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Exascale Computing

New Princeton supercomputer advances fusion research at PPPL

The new Princeton University supercomputer, Traverse, enhances research at the U.S. Department of Energy’s (DOE) Princeton Plasma Physics (PPPL) to develop the science to bring the fusion that powers the sun and stars to Earth. Princeton officially launched the supercomputer Sept. 30 in a ribbon-cutting ceremony in the High-Performance Computing Research Center on the Forrestal campus.

New Princeton supercomputer advances fusion research at PPPL

The new Princeton University supercomputer, Traverse, enhances research at the U.S. Department of Energy’s (DOE) Princeton Plasma Physics (PPPL) to develop the science to bring the fusion that powers the sun and stars to Earth. Princeton officially launched the supercomputer Sept. 30 in a ribbon-cutting ceremony in the High-Performance Computing Research Center on the Forrestal campus.

Artificial intelligence project to help bring the power of the sun to Earth is picked for first U.S. exascale system

To capture and control the process of fusion that powers the sun and stars in facilities on Earth called tokamaks, scientists must confront disruptions that can halt the reactions and damage the doughnut-shaped devices.  Now an artificial intelligence system under development at the U.S. Department of Energy’s (DOE) Princeton Plasma Physics Laboratory (PPPL) and Princeton University to predict and tame such disruptions has been selected as an Aurora Early Science project by the Argonne Leadership Computing Facility, a DOE Office of Science User Facility.

Artificial intelligence project to help bring the power of the sun to Earth is picked for first U.S. exascale system

To capture and control the process of fusion that powers the sun and stars in facilities on Earth called tokamaks, scientists must confront disruptions that can halt the reactions and damage the doughnut-shaped devices.  Now an artificial intelligence system under development at the U.S. Department of Energy’s (DOE) Princeton Plasma Physics Laboratory (PPPL) and Princeton University to predict and tame such disruptions has been selected as an Aurora Early Science project by the Argonne Leadership Computing Facility, a DOE Office of Science User Facility.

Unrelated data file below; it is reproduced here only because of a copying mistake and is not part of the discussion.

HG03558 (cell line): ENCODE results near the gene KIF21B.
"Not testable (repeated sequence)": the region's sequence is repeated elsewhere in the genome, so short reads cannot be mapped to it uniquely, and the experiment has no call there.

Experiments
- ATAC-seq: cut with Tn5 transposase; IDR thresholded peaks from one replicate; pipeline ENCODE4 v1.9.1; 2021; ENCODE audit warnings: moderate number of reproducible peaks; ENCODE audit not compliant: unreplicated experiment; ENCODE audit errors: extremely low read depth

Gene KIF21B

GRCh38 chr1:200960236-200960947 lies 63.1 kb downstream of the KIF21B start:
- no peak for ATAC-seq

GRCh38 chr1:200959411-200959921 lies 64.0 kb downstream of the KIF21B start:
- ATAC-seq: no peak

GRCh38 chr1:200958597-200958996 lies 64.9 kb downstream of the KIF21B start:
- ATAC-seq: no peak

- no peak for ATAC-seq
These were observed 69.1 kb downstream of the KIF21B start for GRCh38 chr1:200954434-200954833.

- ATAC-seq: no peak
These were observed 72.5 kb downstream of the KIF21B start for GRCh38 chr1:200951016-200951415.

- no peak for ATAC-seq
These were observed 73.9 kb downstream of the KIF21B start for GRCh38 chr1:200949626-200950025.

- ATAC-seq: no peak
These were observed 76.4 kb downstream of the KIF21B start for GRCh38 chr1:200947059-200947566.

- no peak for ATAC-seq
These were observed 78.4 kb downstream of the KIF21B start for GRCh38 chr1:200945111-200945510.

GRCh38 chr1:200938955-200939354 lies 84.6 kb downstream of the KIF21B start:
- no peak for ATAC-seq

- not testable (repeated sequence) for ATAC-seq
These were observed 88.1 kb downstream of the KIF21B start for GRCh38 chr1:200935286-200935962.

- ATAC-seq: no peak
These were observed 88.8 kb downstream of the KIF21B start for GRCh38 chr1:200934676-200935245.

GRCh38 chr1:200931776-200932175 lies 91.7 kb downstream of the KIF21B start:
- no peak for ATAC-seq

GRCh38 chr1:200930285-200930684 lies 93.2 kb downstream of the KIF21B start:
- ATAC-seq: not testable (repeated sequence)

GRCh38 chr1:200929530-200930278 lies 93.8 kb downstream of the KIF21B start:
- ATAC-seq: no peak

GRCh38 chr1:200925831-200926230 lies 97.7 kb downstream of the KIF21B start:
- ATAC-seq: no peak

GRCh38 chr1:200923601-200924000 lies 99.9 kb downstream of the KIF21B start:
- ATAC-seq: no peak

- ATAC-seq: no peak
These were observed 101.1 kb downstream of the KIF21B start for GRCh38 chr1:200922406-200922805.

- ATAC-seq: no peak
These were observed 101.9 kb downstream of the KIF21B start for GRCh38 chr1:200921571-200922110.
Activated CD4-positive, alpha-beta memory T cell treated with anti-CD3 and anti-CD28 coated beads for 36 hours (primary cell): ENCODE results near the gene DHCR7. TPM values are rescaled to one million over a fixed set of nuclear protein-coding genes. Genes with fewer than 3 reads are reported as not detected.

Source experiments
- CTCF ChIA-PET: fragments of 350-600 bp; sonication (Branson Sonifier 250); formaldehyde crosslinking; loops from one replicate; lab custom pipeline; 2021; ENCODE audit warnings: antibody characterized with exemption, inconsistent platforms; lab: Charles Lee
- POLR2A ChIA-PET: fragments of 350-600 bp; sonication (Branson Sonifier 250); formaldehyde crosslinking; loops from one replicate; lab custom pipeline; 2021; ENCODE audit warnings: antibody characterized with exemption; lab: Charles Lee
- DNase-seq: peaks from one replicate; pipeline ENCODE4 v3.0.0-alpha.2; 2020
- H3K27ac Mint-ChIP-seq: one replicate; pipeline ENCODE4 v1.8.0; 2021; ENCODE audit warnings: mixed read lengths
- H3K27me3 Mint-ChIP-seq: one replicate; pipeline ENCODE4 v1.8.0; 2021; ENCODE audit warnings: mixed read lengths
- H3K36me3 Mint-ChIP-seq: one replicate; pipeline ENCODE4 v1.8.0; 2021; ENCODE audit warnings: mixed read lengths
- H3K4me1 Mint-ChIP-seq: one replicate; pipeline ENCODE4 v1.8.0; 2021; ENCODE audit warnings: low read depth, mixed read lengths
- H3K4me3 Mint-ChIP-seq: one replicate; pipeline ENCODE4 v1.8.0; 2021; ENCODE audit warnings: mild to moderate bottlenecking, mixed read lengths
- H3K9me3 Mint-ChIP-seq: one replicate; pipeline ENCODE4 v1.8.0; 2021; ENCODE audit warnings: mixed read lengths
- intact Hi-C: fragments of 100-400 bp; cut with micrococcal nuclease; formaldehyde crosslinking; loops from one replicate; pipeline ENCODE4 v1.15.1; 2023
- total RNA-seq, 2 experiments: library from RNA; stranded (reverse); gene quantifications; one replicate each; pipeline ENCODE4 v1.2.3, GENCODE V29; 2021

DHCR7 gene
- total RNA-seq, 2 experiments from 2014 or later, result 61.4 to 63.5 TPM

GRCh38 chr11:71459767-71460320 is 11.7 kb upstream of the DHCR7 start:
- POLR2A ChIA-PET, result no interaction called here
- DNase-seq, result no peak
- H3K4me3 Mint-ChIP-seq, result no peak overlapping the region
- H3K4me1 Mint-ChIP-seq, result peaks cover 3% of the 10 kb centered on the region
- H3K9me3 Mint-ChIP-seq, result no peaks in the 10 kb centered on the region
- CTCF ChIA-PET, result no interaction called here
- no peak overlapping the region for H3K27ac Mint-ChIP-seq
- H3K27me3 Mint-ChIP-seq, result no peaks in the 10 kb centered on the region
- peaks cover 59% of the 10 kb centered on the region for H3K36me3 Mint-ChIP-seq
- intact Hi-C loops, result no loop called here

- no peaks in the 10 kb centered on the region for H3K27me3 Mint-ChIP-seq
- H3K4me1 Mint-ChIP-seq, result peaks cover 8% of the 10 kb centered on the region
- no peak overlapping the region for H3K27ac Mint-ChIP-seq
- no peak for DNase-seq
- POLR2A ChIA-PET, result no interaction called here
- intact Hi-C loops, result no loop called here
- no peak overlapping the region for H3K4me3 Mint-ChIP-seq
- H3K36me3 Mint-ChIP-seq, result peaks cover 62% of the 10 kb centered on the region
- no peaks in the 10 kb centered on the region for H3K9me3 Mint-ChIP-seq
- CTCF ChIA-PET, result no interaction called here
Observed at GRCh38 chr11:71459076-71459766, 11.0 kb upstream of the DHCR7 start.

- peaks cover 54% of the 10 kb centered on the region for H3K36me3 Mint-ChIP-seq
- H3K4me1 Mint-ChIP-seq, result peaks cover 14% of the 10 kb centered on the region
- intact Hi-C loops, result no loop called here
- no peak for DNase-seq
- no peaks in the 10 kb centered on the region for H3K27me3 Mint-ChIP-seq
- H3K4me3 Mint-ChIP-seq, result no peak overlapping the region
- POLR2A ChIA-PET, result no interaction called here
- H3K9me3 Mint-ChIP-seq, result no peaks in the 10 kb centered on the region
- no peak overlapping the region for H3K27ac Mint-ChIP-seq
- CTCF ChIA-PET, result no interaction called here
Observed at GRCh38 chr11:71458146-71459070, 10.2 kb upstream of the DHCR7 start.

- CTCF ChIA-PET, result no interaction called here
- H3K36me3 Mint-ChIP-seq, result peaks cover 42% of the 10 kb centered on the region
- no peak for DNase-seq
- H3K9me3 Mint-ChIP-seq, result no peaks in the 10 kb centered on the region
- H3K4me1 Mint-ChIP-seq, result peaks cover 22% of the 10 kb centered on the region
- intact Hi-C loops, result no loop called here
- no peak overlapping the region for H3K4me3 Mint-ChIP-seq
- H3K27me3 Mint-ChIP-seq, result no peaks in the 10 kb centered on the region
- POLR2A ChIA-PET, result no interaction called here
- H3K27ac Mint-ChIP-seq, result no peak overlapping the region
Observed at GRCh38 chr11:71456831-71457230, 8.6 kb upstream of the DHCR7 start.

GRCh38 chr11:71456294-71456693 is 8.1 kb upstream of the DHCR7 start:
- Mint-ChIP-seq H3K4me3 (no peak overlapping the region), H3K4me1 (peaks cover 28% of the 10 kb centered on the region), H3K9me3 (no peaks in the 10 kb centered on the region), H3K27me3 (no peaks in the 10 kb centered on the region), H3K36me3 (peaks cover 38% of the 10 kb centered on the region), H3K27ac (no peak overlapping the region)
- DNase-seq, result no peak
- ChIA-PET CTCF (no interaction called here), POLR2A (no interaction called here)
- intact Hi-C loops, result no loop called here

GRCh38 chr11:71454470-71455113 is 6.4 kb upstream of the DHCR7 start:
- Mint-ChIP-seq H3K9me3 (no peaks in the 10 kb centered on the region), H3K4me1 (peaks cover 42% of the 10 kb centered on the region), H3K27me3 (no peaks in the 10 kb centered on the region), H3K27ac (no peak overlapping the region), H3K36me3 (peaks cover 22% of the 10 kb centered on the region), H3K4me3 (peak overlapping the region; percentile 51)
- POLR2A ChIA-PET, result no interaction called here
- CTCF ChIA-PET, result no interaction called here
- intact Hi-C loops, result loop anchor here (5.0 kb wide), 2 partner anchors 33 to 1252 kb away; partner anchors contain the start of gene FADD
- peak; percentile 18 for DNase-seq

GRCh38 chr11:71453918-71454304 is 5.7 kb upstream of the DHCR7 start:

Energy Secretary Rick Perry cheers on fusion energy, science education at PPPL

The Princeton Plasma Physics Laboratory’s (PPPL) mission of doing research to develop fusion as a viable source of energy is vital to the future of the planet, U.S. Energy Secretary Rick Perry said during an Aug. 9 visit. 

“It’s important not just to PPPL, not just to the DOE (Department of Energy) but to the world,” Perry told staff members during an all-hands meeting. “If we’re able to deliver fusion energy to the world, we’re able to change the world forever.” 

COLLOQUIUM: The U.S. D.O.E. Exascale Computing Project – Goals and Challenges

The U.S. Department of Energy established in 2016 the Exascale Computing Project (ECP) -- a joint project of the DOE Office of Science (DOE-SC) and the DOE National Nuclear Security Administration (NNSA) -- that will result in a capable exascale ecosystem and prepare mission critical scientific and engineering applications to take advantage of that ecosystem. 

Advanced fusion code led by PPPL selected to participate in Early Science Programs on three new DOE Office of Science pre-exascale supercomputers

U.S. Department of Energy (DOE) high-performance computer sites have selected a dynamic fusion code, led by physicist C.S. Chang of the DOE’s Princeton Plasma Physics Laboratory (PPPL), for optimization on three powerful new supercomputers. The PPPL-led code was one of only three codes out of more than 30 science and engineering programs selected to participate in Early Science programs  on all three new supercomputers, which will serve as forerunners for even more powerful exascale machines that are to begin operating in the United States in the early 2020s.

Advanced fusion code led by PPPL selected to participate in Early Science Programs on three new DOE Office of Science pre-exascale supercomputers

U.S. Department of Energy (DOE) high-performance computer sites have selected a dynamic fusion code, led by physicist C.S. Chang of the DOE’s Princeton Plasma Physics Laboratory (PPPL), for optimization on three powerful new supercomputers. The PPPL-led code was one of only three codes out of more than 30 science and engineering programs selected to participate in Early Science programs  on all three new supercomputers, which will serve as forerunners for even more powerful exascale machines that are to begin operating in the United States in the early 2020s.

Structure-preserving Geometric Algorithms & Exascale Computing

It is difficult for the standard numerical algorithms currently adopted by the plasma physics community to meet the long-term accuracy and fidelity requirement in large-scale numerical studies of multi-scale, complex dynamics of plasmas in space and laboratory. To overcome this difficulty, researchers have been actively developing a new generation of numerical algorithms that preserve the geometric structures, such as the symplectic structure, of theoretical models in plasma physics.

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